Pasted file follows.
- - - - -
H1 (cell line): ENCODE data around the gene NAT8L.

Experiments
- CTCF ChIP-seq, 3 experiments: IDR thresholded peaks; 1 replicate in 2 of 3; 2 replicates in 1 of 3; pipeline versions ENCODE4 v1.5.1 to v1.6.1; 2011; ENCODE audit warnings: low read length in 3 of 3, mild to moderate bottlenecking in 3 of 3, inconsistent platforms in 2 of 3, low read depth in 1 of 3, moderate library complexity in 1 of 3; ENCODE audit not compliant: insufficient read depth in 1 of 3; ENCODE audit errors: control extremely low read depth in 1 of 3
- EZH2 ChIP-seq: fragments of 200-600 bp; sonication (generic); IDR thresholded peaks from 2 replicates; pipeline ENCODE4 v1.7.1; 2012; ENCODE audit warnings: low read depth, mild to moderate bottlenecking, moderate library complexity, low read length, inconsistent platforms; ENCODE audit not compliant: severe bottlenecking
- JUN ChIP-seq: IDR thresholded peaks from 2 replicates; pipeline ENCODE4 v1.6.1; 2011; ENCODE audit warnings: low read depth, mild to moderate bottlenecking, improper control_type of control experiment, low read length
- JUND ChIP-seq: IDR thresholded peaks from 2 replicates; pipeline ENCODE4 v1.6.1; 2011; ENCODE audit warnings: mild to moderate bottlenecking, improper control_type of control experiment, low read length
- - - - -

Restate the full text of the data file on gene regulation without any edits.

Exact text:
H1 (cell line): ENCODE data around the gene NAT8L.

Experiments
- CTCF ChIP-seq, 3 experiments: IDR thresholded peaks; 1 replicate in 2 of 3; 2 replicates in 1 of 3; pipeline versions ENCODE4 v1.5.1 to v1.6.1; 2011; ENCODE audit warnings: low read length in 3 of 3, mild to moderate bottlenecking in 3 of 3, inconsistent platforms in 2 of 3, low read depth in 1 of 3, moderate library complexity in 1 of 3; ENCODE audit not compliant: insufficient read depth in 1 of 3; ENCODE audit errors: control extremely low read depth in 1 of 3
- EZH2 ChIP-seq: fragments of 200-600 bp; sonication (generic); IDR thresholded peaks from 2 replicates; pipeline ENCODE4 v1.7.1; 2012; ENCODE audit warnings: low read depth, mild to moderate bottlenecking, moderate library complexity, low read length, inconsistent platforms; ENCODE audit not compliant: severe bottlenecking
- JUN ChIP-seq: IDR thresholded peaks from 2 replicates; pipeline ENCODE4 v1.6.1; 2011; ENCODE audit warnings: low read depth, mild to moderate bottlenecking, improper control_type of control experiment, low read length
- JUND ChIP-seq: IDR thresholded peaks from 2 replicates; pipeline ENCODE4 v1.6.1; 2011; ENCODE audit warnings: mild to moderate bottlenecking, improper control_type of control experiment, low read length